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The Challenge of Multitasking

Photo by Desi AnwarI could barely remember the days when life was not all about multitasking.  When one did things one at a time and if you wanted to do a lot of things, then it was a matter of doing things faster, more efficiently or simply finding the time in which to do them.  The form of multitasking in the good old days that I could think of, that is when time seemed to move a lot slower and there were certainly a lot less gadgets in my hand, on my lap and in my handbag, was when I read a book while eating my packet of crisps and sipping my cup of tea, or watching the television while vacuuming the carpet at the same time.

Nowadays of course if you don’t multitask you can barely get anything done.  At least that’s how it feels.  It is as if time is such a precious luxury that to fill it with only one activity literally seems like a, well, ‘waste of time.’  To give a concrete example, while writing this article I am also updating my status on Twitter, check what my friends are up to on Facebook or via online chatting, listen to music and watch television plus surf the Internet to read online newspapers and magazines for the latest stories.  And of course there is that important cup of tea. 

Granted that the activities might not necessarily come under the heading of ‘task’ but more of leisure, pleasure or even addiction, but I imagine no one these days really sit down in an armchair for hours on end doing nothing else but read a book or listen to a whole symphony.  At least I don’t.  Not anymore. (I’d like to, really.  But first of all I need to update my status:  reading a book by such and such.  Highly recommended.  And then keep an eye on my mobile device for responses).

After all we now live in a world of the short attention span, the fifteen second message, the one minute video clip, the 140 character essay plus the patience of a the White Rabbit running late to go with it. Even watching television these days is an exercise in channel surfing.  Driving or being in the car is the time to make phone calls, text message people, read the paper or simply update your status ‘I’m in the car.’  

We’ve become very efficient in the sense that we can do a lot of things at the same time in a very short space of time.  It is as if different parts of our bodies are wired to different things at the same time:  our mind can be at one place, our eyes focusing somewhere else, our fingers doing something on their own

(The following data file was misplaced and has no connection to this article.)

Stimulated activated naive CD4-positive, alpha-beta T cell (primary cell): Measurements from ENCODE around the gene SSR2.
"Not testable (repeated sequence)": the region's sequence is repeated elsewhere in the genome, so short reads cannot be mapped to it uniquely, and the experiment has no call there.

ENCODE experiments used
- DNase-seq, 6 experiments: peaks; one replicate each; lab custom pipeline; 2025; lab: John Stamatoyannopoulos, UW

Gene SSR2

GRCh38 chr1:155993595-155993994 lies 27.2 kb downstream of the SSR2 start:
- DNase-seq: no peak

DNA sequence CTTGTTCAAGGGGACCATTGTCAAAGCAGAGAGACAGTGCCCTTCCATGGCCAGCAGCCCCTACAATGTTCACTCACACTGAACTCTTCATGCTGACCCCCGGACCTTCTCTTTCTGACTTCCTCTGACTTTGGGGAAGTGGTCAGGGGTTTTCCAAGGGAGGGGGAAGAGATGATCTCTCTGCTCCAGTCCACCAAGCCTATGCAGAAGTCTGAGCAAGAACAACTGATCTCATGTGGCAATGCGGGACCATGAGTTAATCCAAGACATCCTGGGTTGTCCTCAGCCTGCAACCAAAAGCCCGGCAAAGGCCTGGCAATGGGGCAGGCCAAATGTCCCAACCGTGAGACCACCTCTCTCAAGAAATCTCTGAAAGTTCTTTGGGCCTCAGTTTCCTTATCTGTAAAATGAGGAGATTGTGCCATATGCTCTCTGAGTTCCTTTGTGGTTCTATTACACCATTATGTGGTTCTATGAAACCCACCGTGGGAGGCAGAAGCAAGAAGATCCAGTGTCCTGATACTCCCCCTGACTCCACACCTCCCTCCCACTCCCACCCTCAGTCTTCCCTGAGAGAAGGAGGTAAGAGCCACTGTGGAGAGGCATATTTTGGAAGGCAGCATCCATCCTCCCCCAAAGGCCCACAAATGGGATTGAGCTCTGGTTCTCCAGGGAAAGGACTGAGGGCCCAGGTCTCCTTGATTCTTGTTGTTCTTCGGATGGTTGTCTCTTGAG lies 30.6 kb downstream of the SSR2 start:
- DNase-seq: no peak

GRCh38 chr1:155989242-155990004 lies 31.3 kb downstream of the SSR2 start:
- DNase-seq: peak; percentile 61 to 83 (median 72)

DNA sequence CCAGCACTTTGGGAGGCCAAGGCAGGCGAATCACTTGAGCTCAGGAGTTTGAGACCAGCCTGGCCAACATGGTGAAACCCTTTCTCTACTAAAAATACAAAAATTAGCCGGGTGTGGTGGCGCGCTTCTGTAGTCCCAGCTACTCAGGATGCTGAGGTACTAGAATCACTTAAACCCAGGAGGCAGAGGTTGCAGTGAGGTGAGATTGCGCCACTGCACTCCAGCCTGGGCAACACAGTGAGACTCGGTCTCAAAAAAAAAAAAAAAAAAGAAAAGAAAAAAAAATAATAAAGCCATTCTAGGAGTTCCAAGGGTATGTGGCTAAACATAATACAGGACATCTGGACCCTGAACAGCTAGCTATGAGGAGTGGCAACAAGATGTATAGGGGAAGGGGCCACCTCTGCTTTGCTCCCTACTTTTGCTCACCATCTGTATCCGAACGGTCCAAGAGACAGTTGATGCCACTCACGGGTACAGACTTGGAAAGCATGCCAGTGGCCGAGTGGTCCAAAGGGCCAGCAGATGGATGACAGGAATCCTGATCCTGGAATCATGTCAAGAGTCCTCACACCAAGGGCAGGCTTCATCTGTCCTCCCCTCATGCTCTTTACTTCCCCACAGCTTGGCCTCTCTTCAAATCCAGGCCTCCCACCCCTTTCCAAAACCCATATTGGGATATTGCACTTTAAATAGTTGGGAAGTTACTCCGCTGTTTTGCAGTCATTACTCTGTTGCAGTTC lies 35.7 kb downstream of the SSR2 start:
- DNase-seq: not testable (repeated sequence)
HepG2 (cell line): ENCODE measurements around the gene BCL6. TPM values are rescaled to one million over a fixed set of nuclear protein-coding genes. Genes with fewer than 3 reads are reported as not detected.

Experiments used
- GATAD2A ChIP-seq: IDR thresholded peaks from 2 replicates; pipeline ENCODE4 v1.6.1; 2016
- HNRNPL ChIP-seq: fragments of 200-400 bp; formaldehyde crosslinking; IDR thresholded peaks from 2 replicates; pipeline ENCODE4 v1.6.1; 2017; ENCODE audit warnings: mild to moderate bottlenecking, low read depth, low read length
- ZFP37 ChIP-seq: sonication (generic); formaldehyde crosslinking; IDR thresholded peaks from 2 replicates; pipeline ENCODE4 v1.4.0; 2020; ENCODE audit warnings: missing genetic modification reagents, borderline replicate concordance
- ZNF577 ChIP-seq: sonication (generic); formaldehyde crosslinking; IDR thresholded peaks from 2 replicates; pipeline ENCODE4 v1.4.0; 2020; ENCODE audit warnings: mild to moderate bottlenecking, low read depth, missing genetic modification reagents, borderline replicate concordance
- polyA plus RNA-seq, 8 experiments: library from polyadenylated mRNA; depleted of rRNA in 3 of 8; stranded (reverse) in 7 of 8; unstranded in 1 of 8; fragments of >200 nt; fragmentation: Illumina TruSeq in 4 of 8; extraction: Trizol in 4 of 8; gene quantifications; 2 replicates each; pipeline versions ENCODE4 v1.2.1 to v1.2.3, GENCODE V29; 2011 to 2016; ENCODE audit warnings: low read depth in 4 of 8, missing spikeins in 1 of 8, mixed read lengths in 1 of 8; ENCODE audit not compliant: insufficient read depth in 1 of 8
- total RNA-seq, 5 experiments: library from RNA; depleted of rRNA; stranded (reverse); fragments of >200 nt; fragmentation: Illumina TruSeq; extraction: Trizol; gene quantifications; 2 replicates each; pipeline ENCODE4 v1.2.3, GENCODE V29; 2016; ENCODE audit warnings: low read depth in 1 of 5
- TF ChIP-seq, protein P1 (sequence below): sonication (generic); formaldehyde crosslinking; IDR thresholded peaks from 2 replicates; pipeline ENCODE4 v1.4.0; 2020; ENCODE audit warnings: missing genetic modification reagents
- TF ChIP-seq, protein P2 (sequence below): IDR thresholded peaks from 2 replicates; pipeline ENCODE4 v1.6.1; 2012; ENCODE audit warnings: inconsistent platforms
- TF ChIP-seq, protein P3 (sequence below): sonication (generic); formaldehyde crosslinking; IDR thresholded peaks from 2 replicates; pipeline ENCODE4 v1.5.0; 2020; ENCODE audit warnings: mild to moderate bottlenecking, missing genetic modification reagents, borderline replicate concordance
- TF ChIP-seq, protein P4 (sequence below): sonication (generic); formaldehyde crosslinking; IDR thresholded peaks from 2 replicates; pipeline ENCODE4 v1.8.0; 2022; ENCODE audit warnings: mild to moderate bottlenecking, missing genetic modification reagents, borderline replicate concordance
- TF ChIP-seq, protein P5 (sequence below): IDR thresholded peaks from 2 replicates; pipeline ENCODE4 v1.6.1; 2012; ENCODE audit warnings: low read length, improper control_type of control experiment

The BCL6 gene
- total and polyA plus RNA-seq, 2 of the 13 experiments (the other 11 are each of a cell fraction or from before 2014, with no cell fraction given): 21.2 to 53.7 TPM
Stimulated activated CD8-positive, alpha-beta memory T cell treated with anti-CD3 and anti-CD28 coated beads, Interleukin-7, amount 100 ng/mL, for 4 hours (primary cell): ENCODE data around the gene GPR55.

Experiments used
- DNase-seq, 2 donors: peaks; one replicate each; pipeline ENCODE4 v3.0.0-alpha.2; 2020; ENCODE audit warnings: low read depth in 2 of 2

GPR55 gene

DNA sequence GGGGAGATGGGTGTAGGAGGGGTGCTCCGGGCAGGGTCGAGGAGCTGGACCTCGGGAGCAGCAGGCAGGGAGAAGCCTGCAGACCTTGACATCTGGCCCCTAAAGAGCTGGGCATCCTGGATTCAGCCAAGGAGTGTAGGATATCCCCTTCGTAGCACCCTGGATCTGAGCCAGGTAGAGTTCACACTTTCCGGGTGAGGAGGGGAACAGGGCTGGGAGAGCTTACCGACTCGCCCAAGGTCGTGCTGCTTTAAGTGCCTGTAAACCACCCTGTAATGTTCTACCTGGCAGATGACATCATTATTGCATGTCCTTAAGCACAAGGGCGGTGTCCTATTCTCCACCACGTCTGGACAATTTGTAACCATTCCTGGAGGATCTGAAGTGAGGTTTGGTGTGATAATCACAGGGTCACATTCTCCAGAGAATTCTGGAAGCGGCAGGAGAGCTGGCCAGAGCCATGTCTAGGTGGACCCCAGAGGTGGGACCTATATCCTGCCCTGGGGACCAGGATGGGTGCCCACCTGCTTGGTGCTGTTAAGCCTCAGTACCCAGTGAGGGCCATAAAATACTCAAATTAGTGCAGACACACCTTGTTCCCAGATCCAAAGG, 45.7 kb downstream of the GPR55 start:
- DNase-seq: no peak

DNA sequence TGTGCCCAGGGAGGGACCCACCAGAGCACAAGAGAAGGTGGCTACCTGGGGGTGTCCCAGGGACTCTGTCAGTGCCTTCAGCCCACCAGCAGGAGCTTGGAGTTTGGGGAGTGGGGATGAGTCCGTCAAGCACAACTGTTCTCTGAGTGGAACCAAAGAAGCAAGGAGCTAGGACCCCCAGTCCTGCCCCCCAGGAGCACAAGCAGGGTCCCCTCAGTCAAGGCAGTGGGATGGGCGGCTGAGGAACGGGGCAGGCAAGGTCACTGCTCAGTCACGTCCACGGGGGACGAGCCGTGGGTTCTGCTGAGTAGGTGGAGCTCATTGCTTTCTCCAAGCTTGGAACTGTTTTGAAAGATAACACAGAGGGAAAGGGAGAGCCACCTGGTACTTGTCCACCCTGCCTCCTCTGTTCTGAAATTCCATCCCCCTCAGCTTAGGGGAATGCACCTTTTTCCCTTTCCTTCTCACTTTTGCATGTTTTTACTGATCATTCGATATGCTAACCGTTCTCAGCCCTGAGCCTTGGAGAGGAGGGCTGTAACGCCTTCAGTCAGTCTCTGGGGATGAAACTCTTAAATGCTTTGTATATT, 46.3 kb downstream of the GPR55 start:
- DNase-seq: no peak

However, does this efficiency make us more effective?  Or even better people, if at all?  

At the office the scene is more or less similar.  There is a meeting.   Someone is making a Power Point presentation that requires feed back for an executive decision.  Chances are everybody else in the room is busy doing their own things, poring over their mobile devices, conducting parallel discussions or chatting online, making other decisions on other issues and this doesn’t include those in the meeting who are talking amongst themselves, day dreaming or too impatient to even listen but prefers to butt in at every available occasion.  Everybody is busy.  But nobody is focused.

So are we losing our depth, both in terms of attention but also in our character?  Is the sheer multitude of multi tasking making us so shallow that we can no longer differentiate between rudeness and good manners?  Between what’s proper and what’s inappropriate?  Talking with your mouth full might still be seen as ill mannered, however, these days it seems perfectly normal for a polite conversation to consist of talking to the person before you plus the many others that you and the other person are also engaging in some forms of virtual interactive dialogues.

It can be annoying of course, and frustrating especially if it gets in the way of a deep and meaningful discussion that requires a lot of feed back and participation from those present.  Not to mention a waste of meeting time.

The upside of it however, is that a lot of meaningful, productive discussion and useful feedback can actually be gained by not having a physical meeting at all but conducted over one’s mobile devices, even as one is stuck in the traffic or enjoying a backrub, without having to be in the same room as grouchy colleagues.

(Desi Anwar)